As part of routine clinical care, all patients had an electrocardiogram performed at the index visit in the emergency department, and most were referred to a dedicated stroke clinic where they generally received the existing standard of care, the details of which have been described previously.Reference Wasserman, Perry and Dowlatshahi 14 Forty-eight-hour Holter monitoring and echocardiography were arranged at either the index visit or subsequently through the stroke clinic and were performed on an outpatient basis.
Data were collected and analysed in SPSS 17 (SPSS Inc., Chicago, IL). Proportions were compared using Fisher’s exact test with confidence intervals (CIs) reported at 95%. Continuous data are presented as mean±standard deviation (SD) where applicable. All tests were two-sided, and results were considered significant if p<0.05.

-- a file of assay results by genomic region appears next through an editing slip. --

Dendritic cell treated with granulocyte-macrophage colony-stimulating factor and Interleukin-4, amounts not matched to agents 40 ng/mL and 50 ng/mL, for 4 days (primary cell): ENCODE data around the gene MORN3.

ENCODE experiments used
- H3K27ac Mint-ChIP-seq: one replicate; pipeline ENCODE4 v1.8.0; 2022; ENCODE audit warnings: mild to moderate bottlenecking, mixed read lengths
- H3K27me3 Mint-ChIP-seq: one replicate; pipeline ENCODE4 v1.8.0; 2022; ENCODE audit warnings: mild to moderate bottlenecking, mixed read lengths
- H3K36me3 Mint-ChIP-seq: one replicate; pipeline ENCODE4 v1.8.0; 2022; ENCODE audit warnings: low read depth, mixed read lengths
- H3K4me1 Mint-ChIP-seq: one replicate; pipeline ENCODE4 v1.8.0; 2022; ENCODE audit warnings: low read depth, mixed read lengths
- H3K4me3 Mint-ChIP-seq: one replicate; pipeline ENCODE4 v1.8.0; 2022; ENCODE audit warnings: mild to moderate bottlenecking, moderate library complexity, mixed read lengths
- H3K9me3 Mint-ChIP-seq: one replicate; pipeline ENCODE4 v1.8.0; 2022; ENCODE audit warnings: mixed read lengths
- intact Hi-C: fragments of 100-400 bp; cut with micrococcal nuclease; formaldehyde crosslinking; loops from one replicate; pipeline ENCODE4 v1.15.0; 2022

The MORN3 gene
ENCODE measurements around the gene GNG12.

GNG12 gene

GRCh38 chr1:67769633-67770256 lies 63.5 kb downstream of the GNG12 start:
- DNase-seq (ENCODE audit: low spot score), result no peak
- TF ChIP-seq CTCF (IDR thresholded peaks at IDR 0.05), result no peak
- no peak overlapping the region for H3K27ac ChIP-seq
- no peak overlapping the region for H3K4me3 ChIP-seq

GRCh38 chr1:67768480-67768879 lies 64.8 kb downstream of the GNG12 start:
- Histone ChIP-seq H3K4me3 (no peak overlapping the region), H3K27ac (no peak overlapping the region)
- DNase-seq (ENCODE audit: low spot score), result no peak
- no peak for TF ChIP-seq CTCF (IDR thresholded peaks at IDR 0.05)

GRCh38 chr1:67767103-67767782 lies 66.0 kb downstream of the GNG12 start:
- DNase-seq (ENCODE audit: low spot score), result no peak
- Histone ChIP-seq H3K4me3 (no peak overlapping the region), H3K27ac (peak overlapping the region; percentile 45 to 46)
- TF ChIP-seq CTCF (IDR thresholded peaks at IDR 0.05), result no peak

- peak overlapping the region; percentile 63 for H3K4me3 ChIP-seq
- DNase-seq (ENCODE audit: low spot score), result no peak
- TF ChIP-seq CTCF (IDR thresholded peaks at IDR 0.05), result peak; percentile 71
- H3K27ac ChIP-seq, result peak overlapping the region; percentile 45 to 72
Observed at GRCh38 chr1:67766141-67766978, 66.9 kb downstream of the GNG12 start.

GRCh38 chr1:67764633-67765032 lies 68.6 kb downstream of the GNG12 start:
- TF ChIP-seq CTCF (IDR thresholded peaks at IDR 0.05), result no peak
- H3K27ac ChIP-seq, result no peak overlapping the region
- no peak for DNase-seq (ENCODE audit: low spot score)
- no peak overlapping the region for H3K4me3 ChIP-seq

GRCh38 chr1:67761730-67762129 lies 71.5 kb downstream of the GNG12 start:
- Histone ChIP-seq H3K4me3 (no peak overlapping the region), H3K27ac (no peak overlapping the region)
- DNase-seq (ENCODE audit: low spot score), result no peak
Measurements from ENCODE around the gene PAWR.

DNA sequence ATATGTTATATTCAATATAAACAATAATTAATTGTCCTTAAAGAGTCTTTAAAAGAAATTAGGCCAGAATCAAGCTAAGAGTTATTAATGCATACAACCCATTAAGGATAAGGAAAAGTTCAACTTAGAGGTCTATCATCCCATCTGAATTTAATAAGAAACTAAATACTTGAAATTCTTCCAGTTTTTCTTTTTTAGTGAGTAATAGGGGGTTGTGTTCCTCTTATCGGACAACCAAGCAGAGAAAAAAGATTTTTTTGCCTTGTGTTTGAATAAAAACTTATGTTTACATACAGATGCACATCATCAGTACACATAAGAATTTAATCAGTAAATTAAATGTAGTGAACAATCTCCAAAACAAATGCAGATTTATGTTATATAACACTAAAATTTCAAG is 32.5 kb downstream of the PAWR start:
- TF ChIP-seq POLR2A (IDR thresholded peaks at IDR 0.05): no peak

A total of 2,360 TIA patients were enrolled in the study, and 1,155 patients diagnosed as having a TIA presented with deficits and were included in the final analysis. Of these patients, 41 were classified as having isolated aphasia at the time of presentation (Figure 1). Patients with isolated aphasia were older (73.9±10.0 v. 67.2±14.5 years; p=0.003) and were more likely to have a history of heart failure (9.8% v. 2.6%; p=0.027) (Table 1).